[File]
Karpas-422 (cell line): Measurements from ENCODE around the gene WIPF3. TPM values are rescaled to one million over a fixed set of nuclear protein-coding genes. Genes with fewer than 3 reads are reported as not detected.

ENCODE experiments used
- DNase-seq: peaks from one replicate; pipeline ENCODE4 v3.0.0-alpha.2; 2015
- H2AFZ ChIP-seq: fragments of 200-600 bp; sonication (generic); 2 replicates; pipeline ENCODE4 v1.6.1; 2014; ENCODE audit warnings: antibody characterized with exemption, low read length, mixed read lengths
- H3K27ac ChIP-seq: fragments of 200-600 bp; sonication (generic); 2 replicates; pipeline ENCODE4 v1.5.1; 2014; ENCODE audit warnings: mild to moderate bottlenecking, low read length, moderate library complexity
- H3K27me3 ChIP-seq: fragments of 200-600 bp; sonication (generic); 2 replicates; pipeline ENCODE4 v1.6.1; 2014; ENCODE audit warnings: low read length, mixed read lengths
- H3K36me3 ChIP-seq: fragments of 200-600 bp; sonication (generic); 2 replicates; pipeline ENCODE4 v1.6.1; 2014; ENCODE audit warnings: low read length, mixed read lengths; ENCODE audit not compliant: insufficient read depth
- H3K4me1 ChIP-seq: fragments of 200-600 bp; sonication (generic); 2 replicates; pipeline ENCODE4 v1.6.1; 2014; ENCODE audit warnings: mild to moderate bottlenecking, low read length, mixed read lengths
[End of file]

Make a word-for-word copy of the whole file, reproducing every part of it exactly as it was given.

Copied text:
Karpas-422 (cell line): Measurements from ENCODE around the gene WIPF3. TPM values are rescaled to one million over a fixed set of nuclear protein-coding genes. Genes with fewer than 3 reads are reported as not detected.

ENCODE experiments used
- DNase-seq: peaks from one replicate; pipeline ENCODE4 v3.0.0-alpha.2; 2015
- H2AFZ ChIP-seq: fragments of 200-600 bp; sonication (generic); 2 replicates; pipeline ENCODE4 v1.6.1; 2014; ENCODE audit warnings: antibody characterized with exemption, low read length, mixed read lengths
- H3K27ac ChIP-seq: fragments of 200-600 bp; sonication (generic); 2 replicates; pipeline ENCODE4 v1.5.1; 2014; ENCODE audit warnings: mild to moderate bottlenecking, low read length, moderate library complexity
- H3K27me3 ChIP-seq: fragments of 200-600 bp; sonication (generic); 2 replicates; pipeline ENCODE4 v1.6.1; 2014; ENCODE audit warnings: low read length, mixed read lengths
- H3K36me3 ChIP-seq: fragments of 200-600 bp; sonication (generic); 2 replicates; pipeline ENCODE4 v1.6.1; 2014; ENCODE audit warnings: low read length, mixed read lengths; ENCODE audit not compliant: insufficient read depth
- H3K4me1 ChIP-seq: fragments of 200-600 bp; sonication (generic); 2 replicates; pipeline ENCODE4 v1.6.1; 2014; ENCODE audit warnings: mild to moderate bottlenecking, low read length, mixed read lengths